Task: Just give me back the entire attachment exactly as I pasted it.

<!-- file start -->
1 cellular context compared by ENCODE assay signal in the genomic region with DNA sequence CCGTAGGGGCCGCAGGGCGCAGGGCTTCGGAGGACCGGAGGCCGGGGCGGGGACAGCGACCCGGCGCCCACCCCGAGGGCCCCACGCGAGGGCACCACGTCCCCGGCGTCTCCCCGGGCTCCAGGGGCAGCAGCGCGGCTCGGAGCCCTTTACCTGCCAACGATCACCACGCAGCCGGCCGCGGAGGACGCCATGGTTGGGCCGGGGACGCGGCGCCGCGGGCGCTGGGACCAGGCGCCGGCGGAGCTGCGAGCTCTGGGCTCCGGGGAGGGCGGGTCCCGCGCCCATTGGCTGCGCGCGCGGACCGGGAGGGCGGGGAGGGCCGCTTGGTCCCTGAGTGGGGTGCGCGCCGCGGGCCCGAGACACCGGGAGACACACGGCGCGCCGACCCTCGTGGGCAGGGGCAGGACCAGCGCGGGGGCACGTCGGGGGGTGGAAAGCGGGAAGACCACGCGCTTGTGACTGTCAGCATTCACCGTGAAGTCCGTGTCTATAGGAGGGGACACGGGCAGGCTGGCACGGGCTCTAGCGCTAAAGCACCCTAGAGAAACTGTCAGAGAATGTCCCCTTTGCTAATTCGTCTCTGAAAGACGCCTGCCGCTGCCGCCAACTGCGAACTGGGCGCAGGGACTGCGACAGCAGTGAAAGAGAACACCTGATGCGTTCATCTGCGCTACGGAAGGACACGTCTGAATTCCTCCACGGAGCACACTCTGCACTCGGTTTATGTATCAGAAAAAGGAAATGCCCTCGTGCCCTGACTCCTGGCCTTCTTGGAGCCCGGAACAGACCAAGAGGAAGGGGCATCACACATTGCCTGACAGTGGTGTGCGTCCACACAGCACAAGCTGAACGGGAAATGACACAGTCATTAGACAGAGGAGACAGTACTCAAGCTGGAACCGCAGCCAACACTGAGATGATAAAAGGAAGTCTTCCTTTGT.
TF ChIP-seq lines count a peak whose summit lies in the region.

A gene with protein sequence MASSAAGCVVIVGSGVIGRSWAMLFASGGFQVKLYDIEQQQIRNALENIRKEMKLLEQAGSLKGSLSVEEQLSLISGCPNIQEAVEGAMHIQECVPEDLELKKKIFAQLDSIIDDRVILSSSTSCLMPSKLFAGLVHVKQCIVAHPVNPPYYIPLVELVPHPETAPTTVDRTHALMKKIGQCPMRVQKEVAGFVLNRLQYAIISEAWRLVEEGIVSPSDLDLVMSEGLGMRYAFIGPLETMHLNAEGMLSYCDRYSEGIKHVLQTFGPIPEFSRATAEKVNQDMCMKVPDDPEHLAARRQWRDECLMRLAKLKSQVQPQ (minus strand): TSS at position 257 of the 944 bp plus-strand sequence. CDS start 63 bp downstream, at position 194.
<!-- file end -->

1 cellular context compared by ENCODE assay signal in the genomic region with DNA sequence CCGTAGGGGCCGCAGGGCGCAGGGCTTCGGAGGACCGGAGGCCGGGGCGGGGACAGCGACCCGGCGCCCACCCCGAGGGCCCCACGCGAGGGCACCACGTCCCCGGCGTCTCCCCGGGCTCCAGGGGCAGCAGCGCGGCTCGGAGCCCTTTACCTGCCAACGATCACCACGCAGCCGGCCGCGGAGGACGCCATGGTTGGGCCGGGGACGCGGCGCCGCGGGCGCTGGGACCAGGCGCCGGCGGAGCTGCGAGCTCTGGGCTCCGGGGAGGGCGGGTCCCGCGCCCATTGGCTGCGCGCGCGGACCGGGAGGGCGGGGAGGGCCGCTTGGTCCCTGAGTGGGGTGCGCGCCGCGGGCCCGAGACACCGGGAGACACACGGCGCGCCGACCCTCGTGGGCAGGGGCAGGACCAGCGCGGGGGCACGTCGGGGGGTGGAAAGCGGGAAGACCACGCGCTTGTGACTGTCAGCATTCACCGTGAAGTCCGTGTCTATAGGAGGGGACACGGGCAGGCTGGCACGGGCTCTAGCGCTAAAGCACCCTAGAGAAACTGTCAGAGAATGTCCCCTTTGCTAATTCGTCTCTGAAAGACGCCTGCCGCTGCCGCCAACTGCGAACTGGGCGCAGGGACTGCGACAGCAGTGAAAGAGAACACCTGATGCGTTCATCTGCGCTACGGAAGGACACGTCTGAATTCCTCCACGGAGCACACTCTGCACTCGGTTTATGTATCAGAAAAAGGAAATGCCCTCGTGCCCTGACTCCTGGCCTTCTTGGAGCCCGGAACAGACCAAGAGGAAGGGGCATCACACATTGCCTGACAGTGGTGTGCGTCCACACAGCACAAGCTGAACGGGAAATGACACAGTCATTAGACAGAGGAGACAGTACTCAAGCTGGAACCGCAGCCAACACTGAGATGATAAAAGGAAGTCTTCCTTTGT.
TF ChIP-seq lines count a peak whose summit lies in the region.

A gene with protein sequence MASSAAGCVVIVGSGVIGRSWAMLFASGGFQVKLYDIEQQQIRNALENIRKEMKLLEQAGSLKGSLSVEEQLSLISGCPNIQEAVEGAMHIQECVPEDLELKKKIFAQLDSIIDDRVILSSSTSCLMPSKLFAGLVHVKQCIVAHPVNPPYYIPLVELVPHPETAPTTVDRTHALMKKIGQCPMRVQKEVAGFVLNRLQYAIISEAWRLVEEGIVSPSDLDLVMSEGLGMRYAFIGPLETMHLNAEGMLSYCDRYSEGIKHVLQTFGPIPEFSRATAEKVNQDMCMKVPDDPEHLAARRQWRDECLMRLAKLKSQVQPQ (minus strand): TSS at position 257 of the 944 bp plus-strand sequence. CDS start 63 bp downstream, at position 194.